From a very young age it was obvious that my taste in art tended towards the classics; Mad Magazine and Archie Comics.

When I was in grade school I was forever in trouble for defacing the flyleaves of my textbooks with outlandish cartoons and unflattering portraits of teachers. Despite my checkered academic career I lived for art class and I would sketch out several ideas of my own ahead of time that I would somehow convince the teacher were relevant to the day’s lesson. Before the end of most art periods I would be surrounded by inquisitive classmates aligning to view my latest, preposterous creations. I have to admit that I reveled in their attention as I was a useless klutz outside the classroom on the playing field. As time passed it dawned on me that my frivolous, youthful avocation might develop into a legitimate career. Ultimately I learned to channel my creative impulses towards less mischievous and more profitable results.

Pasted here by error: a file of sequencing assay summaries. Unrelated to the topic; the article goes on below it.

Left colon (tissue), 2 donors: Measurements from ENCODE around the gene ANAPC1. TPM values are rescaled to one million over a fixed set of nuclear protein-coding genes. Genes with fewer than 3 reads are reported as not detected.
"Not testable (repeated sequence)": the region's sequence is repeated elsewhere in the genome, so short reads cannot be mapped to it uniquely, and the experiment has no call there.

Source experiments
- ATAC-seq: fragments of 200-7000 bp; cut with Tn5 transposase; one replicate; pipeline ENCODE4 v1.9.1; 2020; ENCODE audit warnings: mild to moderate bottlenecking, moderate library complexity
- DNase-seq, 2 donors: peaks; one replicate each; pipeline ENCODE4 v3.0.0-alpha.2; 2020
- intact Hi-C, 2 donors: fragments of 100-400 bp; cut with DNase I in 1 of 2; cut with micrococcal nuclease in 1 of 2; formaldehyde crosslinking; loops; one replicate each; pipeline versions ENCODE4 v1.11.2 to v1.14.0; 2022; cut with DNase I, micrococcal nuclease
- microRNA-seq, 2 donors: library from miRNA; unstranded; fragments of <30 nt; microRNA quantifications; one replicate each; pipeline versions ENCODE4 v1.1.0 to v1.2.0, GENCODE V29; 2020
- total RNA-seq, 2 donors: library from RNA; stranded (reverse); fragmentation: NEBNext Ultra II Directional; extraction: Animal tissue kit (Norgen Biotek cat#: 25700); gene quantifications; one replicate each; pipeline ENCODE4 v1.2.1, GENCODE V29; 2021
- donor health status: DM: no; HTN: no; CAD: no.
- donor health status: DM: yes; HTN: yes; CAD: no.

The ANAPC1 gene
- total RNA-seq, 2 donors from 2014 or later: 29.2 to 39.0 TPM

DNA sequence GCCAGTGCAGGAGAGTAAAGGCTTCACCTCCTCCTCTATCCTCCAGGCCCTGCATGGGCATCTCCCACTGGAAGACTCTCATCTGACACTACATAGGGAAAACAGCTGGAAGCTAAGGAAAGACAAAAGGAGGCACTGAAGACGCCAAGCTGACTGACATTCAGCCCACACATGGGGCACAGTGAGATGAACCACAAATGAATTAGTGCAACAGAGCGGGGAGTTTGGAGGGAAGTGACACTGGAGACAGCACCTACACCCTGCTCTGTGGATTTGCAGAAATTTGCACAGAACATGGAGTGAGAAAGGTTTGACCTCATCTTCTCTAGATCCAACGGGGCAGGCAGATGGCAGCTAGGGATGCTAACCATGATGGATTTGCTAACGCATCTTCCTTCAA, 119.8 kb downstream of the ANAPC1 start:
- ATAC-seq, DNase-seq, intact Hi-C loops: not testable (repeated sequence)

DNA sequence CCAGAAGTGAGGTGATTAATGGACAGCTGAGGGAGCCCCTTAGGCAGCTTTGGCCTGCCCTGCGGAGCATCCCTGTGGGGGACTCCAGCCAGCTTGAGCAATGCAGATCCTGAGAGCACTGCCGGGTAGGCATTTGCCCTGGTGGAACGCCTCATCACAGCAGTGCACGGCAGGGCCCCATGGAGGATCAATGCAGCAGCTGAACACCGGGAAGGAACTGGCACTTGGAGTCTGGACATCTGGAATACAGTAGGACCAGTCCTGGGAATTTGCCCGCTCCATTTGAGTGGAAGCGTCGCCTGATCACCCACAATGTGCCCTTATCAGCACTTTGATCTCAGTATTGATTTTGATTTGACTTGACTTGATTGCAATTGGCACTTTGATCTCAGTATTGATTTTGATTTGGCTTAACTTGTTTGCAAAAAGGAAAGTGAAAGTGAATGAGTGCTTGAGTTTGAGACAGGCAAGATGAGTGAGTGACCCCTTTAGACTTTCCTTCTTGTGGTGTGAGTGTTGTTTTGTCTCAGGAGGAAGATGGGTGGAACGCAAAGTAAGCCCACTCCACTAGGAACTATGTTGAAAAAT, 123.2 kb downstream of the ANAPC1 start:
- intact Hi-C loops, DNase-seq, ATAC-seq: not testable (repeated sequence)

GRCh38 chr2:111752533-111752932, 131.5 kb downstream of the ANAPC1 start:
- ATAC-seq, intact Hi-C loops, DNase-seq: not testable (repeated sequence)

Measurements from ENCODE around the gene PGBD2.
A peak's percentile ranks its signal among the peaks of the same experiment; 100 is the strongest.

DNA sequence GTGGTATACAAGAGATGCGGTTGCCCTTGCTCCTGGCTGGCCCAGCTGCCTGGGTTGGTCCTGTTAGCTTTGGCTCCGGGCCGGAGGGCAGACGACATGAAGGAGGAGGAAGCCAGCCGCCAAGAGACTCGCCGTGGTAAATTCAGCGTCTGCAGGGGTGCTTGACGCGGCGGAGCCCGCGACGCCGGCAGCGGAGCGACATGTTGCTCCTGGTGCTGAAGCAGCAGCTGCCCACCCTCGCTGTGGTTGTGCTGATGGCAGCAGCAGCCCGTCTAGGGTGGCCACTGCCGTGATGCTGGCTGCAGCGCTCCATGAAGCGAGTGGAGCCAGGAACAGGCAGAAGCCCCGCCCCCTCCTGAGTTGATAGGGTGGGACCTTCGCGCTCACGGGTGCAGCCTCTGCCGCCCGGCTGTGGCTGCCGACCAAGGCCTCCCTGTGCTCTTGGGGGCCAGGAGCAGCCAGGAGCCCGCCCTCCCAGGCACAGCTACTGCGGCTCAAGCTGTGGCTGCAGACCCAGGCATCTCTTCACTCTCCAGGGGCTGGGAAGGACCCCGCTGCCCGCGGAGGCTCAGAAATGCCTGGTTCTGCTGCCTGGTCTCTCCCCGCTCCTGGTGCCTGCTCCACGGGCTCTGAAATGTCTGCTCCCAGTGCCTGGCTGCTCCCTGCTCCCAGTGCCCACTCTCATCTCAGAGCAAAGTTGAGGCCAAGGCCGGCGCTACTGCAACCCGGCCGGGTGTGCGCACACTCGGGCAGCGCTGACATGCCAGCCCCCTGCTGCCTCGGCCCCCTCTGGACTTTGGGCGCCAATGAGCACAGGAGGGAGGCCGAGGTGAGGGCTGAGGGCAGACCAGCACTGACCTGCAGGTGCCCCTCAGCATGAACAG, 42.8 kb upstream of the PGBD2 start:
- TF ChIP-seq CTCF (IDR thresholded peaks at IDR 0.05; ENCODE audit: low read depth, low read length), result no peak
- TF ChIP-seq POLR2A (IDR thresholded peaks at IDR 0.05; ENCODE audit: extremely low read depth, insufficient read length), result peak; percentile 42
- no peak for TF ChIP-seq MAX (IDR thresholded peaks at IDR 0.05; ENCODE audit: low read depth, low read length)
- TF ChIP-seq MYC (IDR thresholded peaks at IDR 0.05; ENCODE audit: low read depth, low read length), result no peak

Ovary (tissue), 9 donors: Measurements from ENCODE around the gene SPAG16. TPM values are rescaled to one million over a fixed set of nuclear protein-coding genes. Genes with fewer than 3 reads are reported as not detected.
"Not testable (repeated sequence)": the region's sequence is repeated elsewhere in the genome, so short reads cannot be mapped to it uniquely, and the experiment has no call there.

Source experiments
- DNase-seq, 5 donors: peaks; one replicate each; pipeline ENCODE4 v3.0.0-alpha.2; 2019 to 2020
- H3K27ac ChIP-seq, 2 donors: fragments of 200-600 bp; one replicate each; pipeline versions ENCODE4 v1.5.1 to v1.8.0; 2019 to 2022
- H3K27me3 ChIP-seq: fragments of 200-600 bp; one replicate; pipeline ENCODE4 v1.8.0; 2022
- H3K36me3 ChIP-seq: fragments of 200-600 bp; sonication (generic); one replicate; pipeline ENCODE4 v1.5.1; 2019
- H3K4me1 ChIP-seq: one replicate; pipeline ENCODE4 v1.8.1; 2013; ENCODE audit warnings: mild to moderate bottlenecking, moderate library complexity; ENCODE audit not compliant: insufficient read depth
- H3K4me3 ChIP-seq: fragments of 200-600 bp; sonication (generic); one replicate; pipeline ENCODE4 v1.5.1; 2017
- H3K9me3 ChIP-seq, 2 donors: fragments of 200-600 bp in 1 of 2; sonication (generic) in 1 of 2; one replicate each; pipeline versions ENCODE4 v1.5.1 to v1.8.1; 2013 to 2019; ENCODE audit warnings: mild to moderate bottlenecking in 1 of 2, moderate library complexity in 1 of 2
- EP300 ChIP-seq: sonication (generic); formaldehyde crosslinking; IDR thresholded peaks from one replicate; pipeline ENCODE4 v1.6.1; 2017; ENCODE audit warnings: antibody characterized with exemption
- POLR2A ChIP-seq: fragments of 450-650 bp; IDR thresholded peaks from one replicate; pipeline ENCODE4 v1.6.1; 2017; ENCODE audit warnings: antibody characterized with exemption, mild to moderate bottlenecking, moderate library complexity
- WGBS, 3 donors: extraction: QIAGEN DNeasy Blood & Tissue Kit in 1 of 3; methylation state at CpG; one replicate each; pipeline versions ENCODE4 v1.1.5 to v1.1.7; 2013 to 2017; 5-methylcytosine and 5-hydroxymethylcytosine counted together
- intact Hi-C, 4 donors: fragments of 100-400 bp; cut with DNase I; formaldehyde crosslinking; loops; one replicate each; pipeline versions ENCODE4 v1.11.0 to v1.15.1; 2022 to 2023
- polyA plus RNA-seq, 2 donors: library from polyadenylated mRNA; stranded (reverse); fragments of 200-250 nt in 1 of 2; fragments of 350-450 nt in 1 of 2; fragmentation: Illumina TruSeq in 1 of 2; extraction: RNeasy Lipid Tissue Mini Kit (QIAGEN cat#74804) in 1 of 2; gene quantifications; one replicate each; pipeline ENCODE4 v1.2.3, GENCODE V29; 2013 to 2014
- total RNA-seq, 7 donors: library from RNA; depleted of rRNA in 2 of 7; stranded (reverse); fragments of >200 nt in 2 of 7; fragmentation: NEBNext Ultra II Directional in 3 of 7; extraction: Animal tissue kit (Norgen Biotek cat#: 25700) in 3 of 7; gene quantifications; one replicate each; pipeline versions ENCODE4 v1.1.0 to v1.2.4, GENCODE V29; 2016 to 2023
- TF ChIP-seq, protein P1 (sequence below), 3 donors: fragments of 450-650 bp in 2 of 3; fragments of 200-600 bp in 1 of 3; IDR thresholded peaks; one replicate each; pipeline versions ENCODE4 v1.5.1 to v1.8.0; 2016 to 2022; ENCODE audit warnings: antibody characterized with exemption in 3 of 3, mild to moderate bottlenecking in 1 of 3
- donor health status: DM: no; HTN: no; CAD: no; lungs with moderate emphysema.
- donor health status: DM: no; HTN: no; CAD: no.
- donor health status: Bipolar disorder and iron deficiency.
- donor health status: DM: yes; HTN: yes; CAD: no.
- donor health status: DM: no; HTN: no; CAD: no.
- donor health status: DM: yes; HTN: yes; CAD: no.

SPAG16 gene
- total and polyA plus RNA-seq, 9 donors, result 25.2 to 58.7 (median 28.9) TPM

Having few other career prospects I attended the local art academy where I learned that drawing straight lines was frowned upon by serious artists. With that in mind I spent the next four years impressing the instructors with my aptitude for colouring outside the lines. I experimented with everything and eventually came to accept that my quirky, cartoon-like images of two and four legged characters were suitable for the commercial illustration field. Apparently people were actually willing to pay me good money to do what came naturally.

The Ontario College of Art as it was referred to back then eventually ran out of things to teach me. Furnished with nothing more than a cheap t-square and my Grandfather’s antique, brass compass set I plunged into the perilous, cutthroat underworld of commercial art.

My wife and I live in a quaint, older neighbourhood in the east end of Toronto known as The Beaches where I have my studio. We are challenged daily by our three demanding children and taken for granted by our two ornery cats.

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